An amiable, slight, and overly familiar story gives us a boy so shy he cannot talk to the girl he likes without wearing a costume. Eugene wears the superhero suit of Arachnid-Man at children’s parties. He is not really a tough dude, but plays one when hired for kids. He finds he is pitted against a rival for a cute girl’s affections and the rival becomes another party clown superhero. Eugene has to be a hero both in the real world and as Arachnid-Man. Jeremy M. Inman writes and directs his own premier film. The film has a story and it moderately works on the screen, but there is not enough original here to attract much attention.
Rating: low +1 (-4 to +4) or 5/10.
Eugene Stimpson (played by Randy Blair) believes that kids need heroes. He is doing his part by dressing up as Arachnid-Man for children’s parties. In real life he is shy and hopes to have a chance with Emily Talbot (Shelby Barnes), a girl he has had a flame for since high school. She does not even seem to know he is alive, but he becomes friendly with the Arachnid-Man who was hired for her little brother’s birthday party. Eugene is afraid to tell her that he is the secret identity of Arachnid-Man. But his high school rival Todd Walker (Adam Sessa) gets a job from the same company playing Captain Tremendous, a superhero a lot like Captain Marvel. We have a story on two levels with the introvert Eugene rivaling Todd and Arachnid-Man against Captain Tremendous.
The non-super introvert hiding in a superhero suit is a fairly common device. We saw it in Matthew Vaughn’s KICK-ASS and done well in Takashi Miike’s ZEBRAMAN (2004). Guys who cannot converse with girls and need fictitious personas to communicate through go at least back to LILI (1953).
There are some problems with the screenplay that needed to be addressed. For a comedy there is little attempt at humor. The film is frequently cute, but it could have done well with a few good laughs. The comedy never rises above being just agreeable. There is a perfunctory attempt at making Eugene an idealist who thinks that being a party clown is in some ways a noble and important calling. It never works and so it is hard for the viewer to really be rooting for Eugene. Again, some stronger emotion is needed.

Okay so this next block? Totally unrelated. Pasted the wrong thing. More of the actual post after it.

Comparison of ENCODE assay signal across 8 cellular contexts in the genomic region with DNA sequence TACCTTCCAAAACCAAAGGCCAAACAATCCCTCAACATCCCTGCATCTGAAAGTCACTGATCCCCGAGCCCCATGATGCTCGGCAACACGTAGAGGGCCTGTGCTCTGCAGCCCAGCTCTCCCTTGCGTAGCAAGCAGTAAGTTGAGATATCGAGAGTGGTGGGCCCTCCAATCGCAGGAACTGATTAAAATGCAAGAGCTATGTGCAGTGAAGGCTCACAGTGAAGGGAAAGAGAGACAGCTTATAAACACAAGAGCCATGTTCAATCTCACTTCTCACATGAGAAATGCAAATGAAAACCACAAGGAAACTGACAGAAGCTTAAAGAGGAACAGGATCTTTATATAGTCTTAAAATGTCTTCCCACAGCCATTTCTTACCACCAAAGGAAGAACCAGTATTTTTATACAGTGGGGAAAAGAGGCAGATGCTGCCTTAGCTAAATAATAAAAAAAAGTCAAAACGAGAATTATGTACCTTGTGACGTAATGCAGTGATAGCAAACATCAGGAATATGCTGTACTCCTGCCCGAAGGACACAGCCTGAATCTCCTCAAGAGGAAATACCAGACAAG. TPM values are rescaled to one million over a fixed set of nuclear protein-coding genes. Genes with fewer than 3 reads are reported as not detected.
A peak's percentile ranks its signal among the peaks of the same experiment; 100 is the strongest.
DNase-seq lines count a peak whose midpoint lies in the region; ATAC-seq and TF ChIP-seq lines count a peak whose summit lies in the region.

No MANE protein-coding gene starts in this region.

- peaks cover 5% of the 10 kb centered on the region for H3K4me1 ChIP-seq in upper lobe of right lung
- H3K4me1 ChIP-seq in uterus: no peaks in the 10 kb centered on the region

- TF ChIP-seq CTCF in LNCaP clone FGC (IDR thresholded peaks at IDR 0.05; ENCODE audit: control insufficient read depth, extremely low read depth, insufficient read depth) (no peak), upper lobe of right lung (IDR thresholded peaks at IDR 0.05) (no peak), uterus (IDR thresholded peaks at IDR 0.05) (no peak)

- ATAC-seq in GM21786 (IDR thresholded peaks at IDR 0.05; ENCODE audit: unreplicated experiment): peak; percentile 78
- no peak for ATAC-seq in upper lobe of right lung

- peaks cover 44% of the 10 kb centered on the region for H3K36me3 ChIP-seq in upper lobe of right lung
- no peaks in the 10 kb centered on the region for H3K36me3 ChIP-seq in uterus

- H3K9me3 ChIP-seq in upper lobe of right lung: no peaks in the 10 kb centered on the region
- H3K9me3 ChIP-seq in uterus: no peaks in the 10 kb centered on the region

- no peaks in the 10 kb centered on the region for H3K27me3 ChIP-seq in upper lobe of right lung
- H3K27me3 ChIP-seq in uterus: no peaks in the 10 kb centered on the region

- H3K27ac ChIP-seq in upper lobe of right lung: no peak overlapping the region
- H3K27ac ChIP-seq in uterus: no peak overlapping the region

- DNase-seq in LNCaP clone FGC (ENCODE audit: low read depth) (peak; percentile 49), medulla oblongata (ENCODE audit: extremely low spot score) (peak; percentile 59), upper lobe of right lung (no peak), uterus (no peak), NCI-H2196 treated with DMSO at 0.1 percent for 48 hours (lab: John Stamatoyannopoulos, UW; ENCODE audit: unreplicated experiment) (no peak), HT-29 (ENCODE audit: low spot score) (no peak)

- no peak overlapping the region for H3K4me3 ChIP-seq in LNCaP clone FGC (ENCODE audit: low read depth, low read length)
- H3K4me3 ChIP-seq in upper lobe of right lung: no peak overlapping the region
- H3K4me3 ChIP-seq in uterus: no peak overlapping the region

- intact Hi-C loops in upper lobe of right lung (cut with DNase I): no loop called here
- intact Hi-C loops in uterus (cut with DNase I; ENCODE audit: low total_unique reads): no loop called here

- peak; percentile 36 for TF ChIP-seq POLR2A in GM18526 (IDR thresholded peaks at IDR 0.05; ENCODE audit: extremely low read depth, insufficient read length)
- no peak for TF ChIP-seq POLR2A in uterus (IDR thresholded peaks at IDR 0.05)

An important aspect of the story is that some people do not recognize that the guy in the Arachnid-Man suit is really the Eugene Stimpson whom they know well. Sadly, it might have worked in a comic book but on the screen we can see the shape of Eugene’s head, hear his voice, and see how tall he is. It becomes obvious to the viewer that the spandex costume simply would not make Eugene unrecognizable.
Writer/director Inman makes the mistake of showing us scenes from what is supposed to be a classic Arachnid-Man film. Unfortunately, he has neither the talent nor the budget to create these clips properly so they look like they really came from a blockbuster. These are supposed to be clips of a highly polished Hollywood comic book film. It was gutsy for Inman to attempt to make these clips, but he would have been better off keeping them off-screen so the viewer could imagine they were like something out of SPIDER-MAN.
There is some minor chemistry between Blair and Barnes, but the emotional level is so small and slight that it never engages the viewer. Even the title could use more pizzazz. Maybe it could have been called something like SUPERHEROES FOR HIRE. The viewer is less likely to say “YEAH!” when the film is over and more likely to just say “OK.” I rate SUPER HERO PARTY CLOWN a low +1 on the -4 to +4 scale or 5/10. SUPER HERO PARTY CLOWN comes to DVD and Digital on September 25th this year (2012).
Mark R. Leeper
Copyright 2012 Mark R. Leeper